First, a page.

THE INTERVIEW – Dumb & Offensive Comedy or Demented & Irreverent Satire?


Despite making a career of playing the same manchild, Seth Rogen (together with longtime collaborator Evan Goldberg) has consistently used his broadness as a vehicle for laughing at the stuff that makes us uncomfortable: cancer (50/50), the apocalypse (This Is the End) and even Zac Efron’s abs (Neighbors). All kidding aside, Rogen & Goldberg written & produced films have always been unafraid to go places that most people won’t and The Interview marks the first time he goes to a place that most people actually can’t: North Korea.

The film is a demented blend of influences from Cheech & Chong, Spies Like Us, The Great Dictator and Inglourious Basterds of all things and it follows the hysterically violent and culturally insensitive misadventures of idiotic entertainment news talk-show host Dave Skylark (James Franco, hamming it up a bit too far) and his underachieving producer, Aaron (Seth Rogen, playing the straight man in a comedic duo for once). The bumbling duo are enlisted by the CIA (represented by a delightfully straight-laced Lizzy Caplan) to assassinate the world’s most reclusive tyrant, Kim Jong-Un (played by an unrecognizable Randall Park). Cue all manner of scatological humor, a stoner buddy comedy and a send up of Hollywood’s predilection of Orientalism (and even Asia’s relation to western pop culture) with a light dash of satirical elements. There’s tremendous energy to the film and a momentum to the film’s humor. Since much of the film was improvised it can’t be helped that some of the jokes fall flat or are just plain cringe-worthy. Often I found the satirical elements and the absurdism on display much stronger material than the film’s paint-by-numbers lowbrow humor. While the jokes were often hit or miss, the cast is great.

The chemistry between Rogen and Franco is palpable and more than makes up for some of Franco’s inconsistent choices in his comedic performance. Other than the main duo we have relative newcomer Diana Bang as Sook, who starts the film as a “Dragon Lady” stereotype, but the film has more on its mind than that. Sook eventually reveals a full humanity that ends up portraying the sympathetic North Korean voice in a movie that probably didn’t need to consider that at all as long as the jokes were good. What’s more, Bang gets many chances to be actually funnier than the leads, something all too uncommon in guy-oriented studio comedies. However, it’s Park’s performance that elevates the premise of a late-night tv sketch into the surprisingly compelling and genuinely radical feature, the actor portraying Kim as an endearingly deranged despot with nuclear-sized issues. This is a career-making performance for Park, yes, he’s playing ultimately a broadly crazy dictator, but he’s a crazy dictator with a lot going on. He’s vulnerable and sweet – he’s even kind of cute in the way he idolizes Franco’s Dave Skylark – and Park gives him an affability that makes you actually empathize with the tubby tyrant. Whether he’s trash talking or singing Katy Perry, Park’s Kim is somewhat likeable. And that works within the story. See, the filmmakers seem enamored of the idea that Kim is viewed as a living god (something widely reported and corroborated), and develop his character’s insecurities to form the cornerstone of the film’s somewhat halfhearted but hilarious look at the fine line between celebrity and idolatry. In the US on Skylark’s show, audiences are shocked to discover that Eminem is gay or Rob Lowe is balding; but, on Pyongyang TV, audiences are carefully protected from the bombshell revelation that Kim has a butthole. And therein lies the genius of The Interview: it’s giddily puerile.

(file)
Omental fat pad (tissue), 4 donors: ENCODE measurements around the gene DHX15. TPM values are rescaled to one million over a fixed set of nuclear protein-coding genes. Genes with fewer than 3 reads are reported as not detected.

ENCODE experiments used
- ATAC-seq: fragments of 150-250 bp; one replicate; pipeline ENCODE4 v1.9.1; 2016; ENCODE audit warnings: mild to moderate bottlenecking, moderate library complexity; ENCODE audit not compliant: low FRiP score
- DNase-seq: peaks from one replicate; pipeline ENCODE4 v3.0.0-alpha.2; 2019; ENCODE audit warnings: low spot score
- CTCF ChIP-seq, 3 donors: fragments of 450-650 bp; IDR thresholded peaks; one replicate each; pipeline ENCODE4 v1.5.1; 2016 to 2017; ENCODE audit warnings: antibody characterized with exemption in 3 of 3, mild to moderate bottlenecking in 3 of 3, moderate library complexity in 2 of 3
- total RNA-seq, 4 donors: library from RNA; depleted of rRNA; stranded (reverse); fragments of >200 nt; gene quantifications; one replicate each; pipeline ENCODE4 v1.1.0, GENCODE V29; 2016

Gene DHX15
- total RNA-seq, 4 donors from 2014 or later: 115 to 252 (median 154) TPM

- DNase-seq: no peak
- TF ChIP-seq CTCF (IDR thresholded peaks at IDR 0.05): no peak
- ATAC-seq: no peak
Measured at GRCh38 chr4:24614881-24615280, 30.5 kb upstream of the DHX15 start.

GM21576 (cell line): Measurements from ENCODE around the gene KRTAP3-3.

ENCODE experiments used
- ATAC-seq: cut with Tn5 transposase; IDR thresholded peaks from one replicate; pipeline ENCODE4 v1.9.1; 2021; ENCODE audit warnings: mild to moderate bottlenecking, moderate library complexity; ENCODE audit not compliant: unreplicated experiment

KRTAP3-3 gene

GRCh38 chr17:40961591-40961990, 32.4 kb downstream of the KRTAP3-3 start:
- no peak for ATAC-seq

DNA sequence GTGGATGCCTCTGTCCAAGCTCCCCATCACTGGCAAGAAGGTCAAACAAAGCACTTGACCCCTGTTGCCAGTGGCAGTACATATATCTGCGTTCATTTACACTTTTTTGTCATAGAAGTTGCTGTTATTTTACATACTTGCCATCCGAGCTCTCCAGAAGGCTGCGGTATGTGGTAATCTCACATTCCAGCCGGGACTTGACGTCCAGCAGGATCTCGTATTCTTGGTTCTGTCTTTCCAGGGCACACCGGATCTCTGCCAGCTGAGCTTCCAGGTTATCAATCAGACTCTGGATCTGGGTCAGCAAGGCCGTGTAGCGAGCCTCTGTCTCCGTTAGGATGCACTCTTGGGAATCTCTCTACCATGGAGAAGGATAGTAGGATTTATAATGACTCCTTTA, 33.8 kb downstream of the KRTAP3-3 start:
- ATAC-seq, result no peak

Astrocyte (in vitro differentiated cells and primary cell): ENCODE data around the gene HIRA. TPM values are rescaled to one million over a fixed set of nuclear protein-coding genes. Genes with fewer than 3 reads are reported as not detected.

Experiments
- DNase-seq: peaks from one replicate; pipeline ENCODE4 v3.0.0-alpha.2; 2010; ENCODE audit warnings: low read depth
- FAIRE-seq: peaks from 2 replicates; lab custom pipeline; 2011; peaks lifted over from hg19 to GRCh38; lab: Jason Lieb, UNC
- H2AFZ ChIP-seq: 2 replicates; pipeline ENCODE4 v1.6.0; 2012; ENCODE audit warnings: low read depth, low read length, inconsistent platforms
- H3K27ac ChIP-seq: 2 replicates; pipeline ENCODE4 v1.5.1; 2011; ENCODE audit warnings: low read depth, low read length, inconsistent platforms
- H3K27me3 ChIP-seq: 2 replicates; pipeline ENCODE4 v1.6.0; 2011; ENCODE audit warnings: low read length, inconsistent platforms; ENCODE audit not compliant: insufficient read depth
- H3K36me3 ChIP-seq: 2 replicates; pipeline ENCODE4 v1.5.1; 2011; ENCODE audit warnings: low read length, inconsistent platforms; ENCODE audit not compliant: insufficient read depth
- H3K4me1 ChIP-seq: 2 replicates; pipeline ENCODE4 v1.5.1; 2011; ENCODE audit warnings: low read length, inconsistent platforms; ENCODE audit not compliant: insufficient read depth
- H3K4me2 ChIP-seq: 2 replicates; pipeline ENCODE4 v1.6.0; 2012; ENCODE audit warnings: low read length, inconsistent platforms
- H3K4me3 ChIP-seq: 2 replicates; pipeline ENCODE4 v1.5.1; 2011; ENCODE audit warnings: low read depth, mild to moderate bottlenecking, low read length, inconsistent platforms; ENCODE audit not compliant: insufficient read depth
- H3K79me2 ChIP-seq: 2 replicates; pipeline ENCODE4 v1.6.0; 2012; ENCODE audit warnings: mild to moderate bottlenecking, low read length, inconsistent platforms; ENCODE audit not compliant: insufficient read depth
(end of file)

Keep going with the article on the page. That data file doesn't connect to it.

This film has some boldness in it, even though it never quite becomes some sort of satirical masterpiece the way The Great Dictator or Dr Strangelove have entered into our lexicon of classic cinema. There’s some genuine meat to chew on with this film beyond all the eye-roll inducing gay-panic jokes and toilet humor: the state of “infotainment,” the implications of putting political figures on a pedestal, and even some jabs at the farce that is “American Interventionism” are all touched on. There’s definitely enough going on in the film that you won’t quite have to “turn your brain off.” And it all crescendos into a spectacularly bloody and absolutely crazy finale that’s too good to spoil.

While The Interview doesn’t reach absurdist heights of This Is The End, if you can make it through the somewhat weak and problematic opening minutes you’ll be rewarded with a movie that’s mostly very funny, has genuine pathos and has a little food for thought. Was this movie worth all the hype and controversy surrounding its release? No, but it’s certainly worth a look. Is it just a simple dumb comedy or is it sharp satire? Neither really, The Interview is a demented farce whose slight use of satirical elements to elevate what could easily have been a lowbrow trifle.

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